Royal family slammed for offering ‘medieval’ wage

The job of warden would suit someone who speaks more than one language. Picture: Phil Wilkinson
The job of warden would suit someone who speaks more than one language. Picture: Phil Wilkinson
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THE Royal family has come under fire after offering a “medieval” wage in its search for a warden to join its Capital-based staff.

A “cheerful” new employee is wanted to work at the Palace of Holyroodhouse, but will be paid just 36p an hour above the legal minimum – and 95p lower than the city council’s “Living Wage”.

The permanent position would suit someone who speaks more than one language and has “an interest in history and the arts”, according to an advert posted on the family’s website by the Royal Collection Trust, which runs the palace.

But the £13,817 salary package – which doesn’t include accommodation – was slammed today by politicians.

Mike Crockart, the Liberal Democrat MP who represents Edinburgh West, said the offer overshadowed recent attempts to modernise the monarchy.

He said: “Last week in parliament we passed the Succession to the Crown Bill in order to help modernise the monarchy – we obviously have a lot further to go when they are offering medieval wages such as these.”

The permanent job at Holyroodhouse involves meeting and greeting thousands of visitors each year.

Candidates must “enjoy engaging with visitors to deliver the highest standards of service” and “be able to work weekends, evenings and both in and outdoors”.

The wage equates to just £6.55 an hour compared with the minimum wage for adults aged over 21 of £6.19p an hour.

Lothians MSP Alison Johnstone, who campaigned successfully for a minimum salary of £7.50 an hour for city council employees, also condemned the offer. She said: “This salary does not reflect the magnificence of the palace. I find it hard to believe that anyone with the required experience and job requirements would be able to live on such a low salary.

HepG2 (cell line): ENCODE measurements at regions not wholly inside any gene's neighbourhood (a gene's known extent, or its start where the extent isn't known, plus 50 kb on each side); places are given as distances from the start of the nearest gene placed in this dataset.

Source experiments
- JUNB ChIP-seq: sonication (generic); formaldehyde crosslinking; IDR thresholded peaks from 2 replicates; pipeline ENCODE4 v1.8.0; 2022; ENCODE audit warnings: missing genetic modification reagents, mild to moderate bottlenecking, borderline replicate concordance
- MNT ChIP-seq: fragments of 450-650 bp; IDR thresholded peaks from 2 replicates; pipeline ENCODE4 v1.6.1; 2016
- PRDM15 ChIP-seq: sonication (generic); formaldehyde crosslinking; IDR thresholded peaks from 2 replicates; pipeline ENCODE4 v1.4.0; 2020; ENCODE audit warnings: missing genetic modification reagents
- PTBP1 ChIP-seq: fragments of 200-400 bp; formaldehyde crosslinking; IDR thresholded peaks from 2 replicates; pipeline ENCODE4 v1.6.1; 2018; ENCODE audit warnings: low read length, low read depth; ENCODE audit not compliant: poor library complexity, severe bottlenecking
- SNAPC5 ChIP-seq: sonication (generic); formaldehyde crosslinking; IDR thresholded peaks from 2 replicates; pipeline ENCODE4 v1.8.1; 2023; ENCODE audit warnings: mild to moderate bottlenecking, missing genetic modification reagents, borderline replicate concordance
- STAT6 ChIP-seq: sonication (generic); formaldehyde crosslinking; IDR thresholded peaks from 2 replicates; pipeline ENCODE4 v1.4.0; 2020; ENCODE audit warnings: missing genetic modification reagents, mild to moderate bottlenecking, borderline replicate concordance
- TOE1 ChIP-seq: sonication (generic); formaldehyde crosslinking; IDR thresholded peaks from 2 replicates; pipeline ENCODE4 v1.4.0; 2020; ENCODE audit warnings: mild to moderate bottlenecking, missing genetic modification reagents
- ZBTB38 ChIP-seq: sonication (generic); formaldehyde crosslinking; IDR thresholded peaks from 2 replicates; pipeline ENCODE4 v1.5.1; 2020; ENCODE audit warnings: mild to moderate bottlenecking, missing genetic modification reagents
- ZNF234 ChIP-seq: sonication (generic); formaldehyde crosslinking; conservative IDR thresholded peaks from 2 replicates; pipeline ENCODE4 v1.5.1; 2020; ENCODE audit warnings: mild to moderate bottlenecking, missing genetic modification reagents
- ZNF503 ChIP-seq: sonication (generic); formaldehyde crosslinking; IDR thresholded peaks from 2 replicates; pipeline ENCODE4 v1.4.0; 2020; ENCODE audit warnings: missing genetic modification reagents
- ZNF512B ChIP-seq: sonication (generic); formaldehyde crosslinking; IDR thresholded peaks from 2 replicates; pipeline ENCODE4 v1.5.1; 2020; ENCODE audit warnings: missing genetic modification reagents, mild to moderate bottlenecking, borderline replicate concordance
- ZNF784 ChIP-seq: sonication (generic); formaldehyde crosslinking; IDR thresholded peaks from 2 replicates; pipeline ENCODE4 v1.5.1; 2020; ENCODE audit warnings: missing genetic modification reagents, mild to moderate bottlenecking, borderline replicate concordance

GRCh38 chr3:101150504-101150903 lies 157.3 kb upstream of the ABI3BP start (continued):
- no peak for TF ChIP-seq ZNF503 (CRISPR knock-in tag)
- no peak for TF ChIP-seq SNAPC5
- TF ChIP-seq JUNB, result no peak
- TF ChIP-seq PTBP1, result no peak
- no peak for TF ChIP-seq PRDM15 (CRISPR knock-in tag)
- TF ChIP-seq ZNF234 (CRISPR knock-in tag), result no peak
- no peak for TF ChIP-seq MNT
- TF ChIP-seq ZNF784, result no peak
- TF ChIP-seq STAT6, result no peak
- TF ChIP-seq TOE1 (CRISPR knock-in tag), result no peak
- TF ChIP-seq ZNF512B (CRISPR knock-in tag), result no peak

“This is clearly a responsible and important position and it would be very welcome if the Royal Trust would follow in the footsteps of the city council and introduce a Living Wage.”

More than 2000 city council workers received a salary rise of at least £1000 following the adoption of the new fair pay scheme last year.

Pay was set at a minimum of £7.50 an hour, 5p above the recommended rate and significantly higher than the wage being offered to prospective palace wardens.

John Stevenson, Edinburgh Unison branch president, was instrumental in campaigning for the adoption of the increased wage.

He said: “Following on from the introduction of the Living Wage by the local authority, the next step for us is to encourage all employers in Edinburgh to consider a Living Wage because as well as benefitting workers it also greatly helps stimulate the local 

“Research shows that those on low wages then invest this money in the local economy providing a boost to local shops and businesses.”

Last year’s annual report from the Royal Collection Trust said Holyroodhouse had 267,000 visitors in 2010-11, while 53,000 visited The Queen’s Gallery, which adjoins the palace.

A Royal Collection Trust spokeswoman said: “The starting salary for a warden at the Palace of Holyroodhouse, with no prior experience, is £13,817. This salary is based on an hourly rate of £6.55. Royal Collection Trust regularly benchmarks salaries against other heritage organisations to ensure that they are competitive and reward staff.

“The Trust invests in training and development opportunities and once a warden has gained the relevant experience they progress through our salary bands.

“We offer a range of additional benefits including a free lunch and a 15 per cent non-contributory pension. Wardens are given 25-30 days of holiday, plus bank holidays, dependent on length of service. The role of warden at the Palace is always popular and attracts a high number of applicants.”


THE Queen earns between £10 million and £15m a year and the Sunday Times Rich List lists Her Majesty’s personal fortune at £310m.

The highest-paid jobs in the UK are those of chief executives and senior officials who can pocket an average £85,223 each year.

Aircraft pilots and flight engineers take home around £78,736. Meanwhile, medical practitioners earn around £71,279.

The three lowest full-time paid jobs are waiter, hairdresser and bar staff, who earn just over £12,000.